During the past two weeks, scores of parents at Lorena Street Elementary have marched in picket lines, wrangled with school administrators and threatened to keep their children out of class until 38 English-speaking students are placed back into classes where only English is spoken.
Tina Ceballos says her daughter, Kellie — who doesn’t speak Spanish — began “crying hysterically” when she was reassigned to a “modified bilingual” first-grade class in which the teacher spends half the time instructing in Spanish and the other half in English.
“The majority of the time, the teacher speaks in Spanish while our kids are running around hitting each other on the head with crayons,” Ceballos said. “They think just because you live in East L.A. and your last name is Ceballos, you should be in a bilingual class. But we don’t speak Spanish at our house.”
The Boyle Heights students were transferred after the Los Angeles Unified School District changed the way teachers are assigned to schools. District officials say the new plan, which eliminates teaching positions at many schools, will allow the district to trim the budget without having to drastically cut teachers’ salaries.
The controversy at Lorena Street School began when the school was forced to dismiss two longtime English-speaking teachers, which resulted in students being switched from English-only classrooms to modified bilingual classes.
A few days after the transfer, about 150 parents and students gathered in front of the school’s main entrance chanting, “We want our teachers back” and “United parents will never be defeated.” One student waved a sign that said, “English is a beautiful language. Let me read it correctly and make my dreams come true.”
Parents staged another protest Wednesday and pledged to continue demonstrating until Lorena Street Elementary restores the English-only classes.
“The way we see it is that the principal wants to make the whole school bilingual,” said parent Lydia Morales. “We want this to be both a bilingual and English school.”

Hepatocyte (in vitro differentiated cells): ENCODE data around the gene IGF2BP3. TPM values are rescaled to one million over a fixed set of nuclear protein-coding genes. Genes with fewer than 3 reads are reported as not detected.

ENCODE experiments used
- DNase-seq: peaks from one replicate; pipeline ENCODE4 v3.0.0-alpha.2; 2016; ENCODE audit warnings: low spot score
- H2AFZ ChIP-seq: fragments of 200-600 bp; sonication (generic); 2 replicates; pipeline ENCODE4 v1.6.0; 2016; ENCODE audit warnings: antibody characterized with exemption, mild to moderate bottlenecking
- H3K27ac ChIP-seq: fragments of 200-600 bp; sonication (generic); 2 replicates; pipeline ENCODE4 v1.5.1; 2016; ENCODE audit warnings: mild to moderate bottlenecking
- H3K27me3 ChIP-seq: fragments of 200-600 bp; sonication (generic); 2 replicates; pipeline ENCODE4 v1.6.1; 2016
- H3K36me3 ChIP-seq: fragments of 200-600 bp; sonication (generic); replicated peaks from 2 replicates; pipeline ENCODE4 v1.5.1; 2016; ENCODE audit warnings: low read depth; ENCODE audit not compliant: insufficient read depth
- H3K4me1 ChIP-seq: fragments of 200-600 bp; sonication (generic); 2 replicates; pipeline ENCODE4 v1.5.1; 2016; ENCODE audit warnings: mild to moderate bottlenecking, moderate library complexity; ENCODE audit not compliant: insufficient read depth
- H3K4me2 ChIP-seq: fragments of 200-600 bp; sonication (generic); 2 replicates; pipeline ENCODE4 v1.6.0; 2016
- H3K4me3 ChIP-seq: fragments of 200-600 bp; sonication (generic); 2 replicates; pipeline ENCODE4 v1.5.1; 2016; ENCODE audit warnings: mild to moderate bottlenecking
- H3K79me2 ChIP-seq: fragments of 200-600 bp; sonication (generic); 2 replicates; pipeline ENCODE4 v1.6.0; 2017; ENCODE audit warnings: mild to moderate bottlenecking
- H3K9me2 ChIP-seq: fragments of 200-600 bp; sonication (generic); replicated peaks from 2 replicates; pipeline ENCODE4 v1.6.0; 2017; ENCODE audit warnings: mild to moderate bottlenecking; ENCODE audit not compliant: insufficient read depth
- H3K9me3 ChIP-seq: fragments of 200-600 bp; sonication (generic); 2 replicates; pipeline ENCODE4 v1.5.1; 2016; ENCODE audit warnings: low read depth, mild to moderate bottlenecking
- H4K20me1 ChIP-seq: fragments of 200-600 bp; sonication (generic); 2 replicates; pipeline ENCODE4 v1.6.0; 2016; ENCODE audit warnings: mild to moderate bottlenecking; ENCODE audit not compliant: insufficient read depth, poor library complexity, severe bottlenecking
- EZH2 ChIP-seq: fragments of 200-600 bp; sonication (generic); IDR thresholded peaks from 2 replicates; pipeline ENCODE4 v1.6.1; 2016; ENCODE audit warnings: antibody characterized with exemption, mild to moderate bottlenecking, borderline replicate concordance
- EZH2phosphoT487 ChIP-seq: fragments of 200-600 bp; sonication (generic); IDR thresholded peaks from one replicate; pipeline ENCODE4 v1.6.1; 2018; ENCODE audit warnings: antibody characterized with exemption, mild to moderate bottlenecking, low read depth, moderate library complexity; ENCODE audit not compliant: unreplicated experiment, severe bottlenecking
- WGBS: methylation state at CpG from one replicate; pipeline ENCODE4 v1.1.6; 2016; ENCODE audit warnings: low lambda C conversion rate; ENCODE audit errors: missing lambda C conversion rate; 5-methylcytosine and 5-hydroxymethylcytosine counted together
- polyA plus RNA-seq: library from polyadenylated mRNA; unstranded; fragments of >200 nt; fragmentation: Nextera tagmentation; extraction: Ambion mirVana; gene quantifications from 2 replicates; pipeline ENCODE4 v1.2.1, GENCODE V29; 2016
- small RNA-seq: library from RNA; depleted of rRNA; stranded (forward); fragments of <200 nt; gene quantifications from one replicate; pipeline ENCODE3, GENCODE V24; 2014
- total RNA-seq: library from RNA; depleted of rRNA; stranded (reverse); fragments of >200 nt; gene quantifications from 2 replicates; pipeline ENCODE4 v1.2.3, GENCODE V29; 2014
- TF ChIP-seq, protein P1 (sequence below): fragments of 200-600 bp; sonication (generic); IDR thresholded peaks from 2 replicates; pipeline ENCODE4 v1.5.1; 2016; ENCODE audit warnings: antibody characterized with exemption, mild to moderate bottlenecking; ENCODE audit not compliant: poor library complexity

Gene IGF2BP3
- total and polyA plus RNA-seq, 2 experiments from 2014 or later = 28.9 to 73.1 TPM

Principal Mona Riddall acknowledged that modified bilingual classes result in less instructional time for students because teachers must split their time between Spanish- and English-speaking students. But she said she is just carrying out a district decision.
Last month the school board adopted a new method of determining how many teachers would be assigned to each school. Under the new plan, Lorena Elementary had to dismiss two teachers — Rick Wong, a Chinese-American, and Roberta Welch, an African-American.
Wong and Welch, neither of whom speak Spanish, were targeted because the district has a policy that prohibits schools from dismissing bilingual teachers, said Lorraine Verduzco, who coordinates Lorena Elementary’s bilingual program. But the school also must comply with a 1976 U.S. Office for Civil Rights agreement that requires all predominantly minority schools in the district to maintain a ratio of no more than 67% minority teachers to 33% Anglo teachers, she said.
With the hiring of six new teachers at the start of this school year, Lorena Elementary exceeded the 67% limit and was forced to dismiss Wong and Welch, Verduzco said. About 650 of Lorena Elementary’s 1,000 students are classified as having limited English proficiency. About 590 of those students are enrolled in a bilingual program, she said.
“It’s very upsetting because we’ve been there so much longer, and also because the other teachers were selected over us because they’re bilingual,” said Welch, who has taught at the school for the past nine years.
Said Wong: “I take pride in the school and I respect this community. It really hurt me to know that the district would pass this down on us.”
At least 55 elementary teachers from Eastside and Downtown schools were dismissed as a result of the new policy, said Asst. Superintendent Angie Stockwell, who oversees Eastside and Downtown schools. These teachers will be considered for classroom positions that become available, Stockwell said.
While many schools have lost teachers, Stockwell said Lorena Elementary is the only school she knows of where parents have been protesting the loss of English-speaking teachers.
“Parents are complaining that the homework their children are bringing home is in Spanish, and that’s wrong,” Stockwell said. “Parents are also complaining that teachers (in the modified bilingual courses) are only speaking Spanish. These are truly legitimate concerns, and they will be corrected.”
While bilingual education is a hot topic among educators, the controversy at Lorena is unusual in that bilingual and monolingual parents are united in their support for more classes taught in English. Some bilingual parents even believe the school should be expanding its English program at the expense of its bilingual program.
“My child is in a bilingual class right now, but next year I want him to make the transition into English classes,” Ana Moreno said. “I do believe in bilingual education, but I do believe students should learn English. Bilingual parents see English classes as a goal for their children.”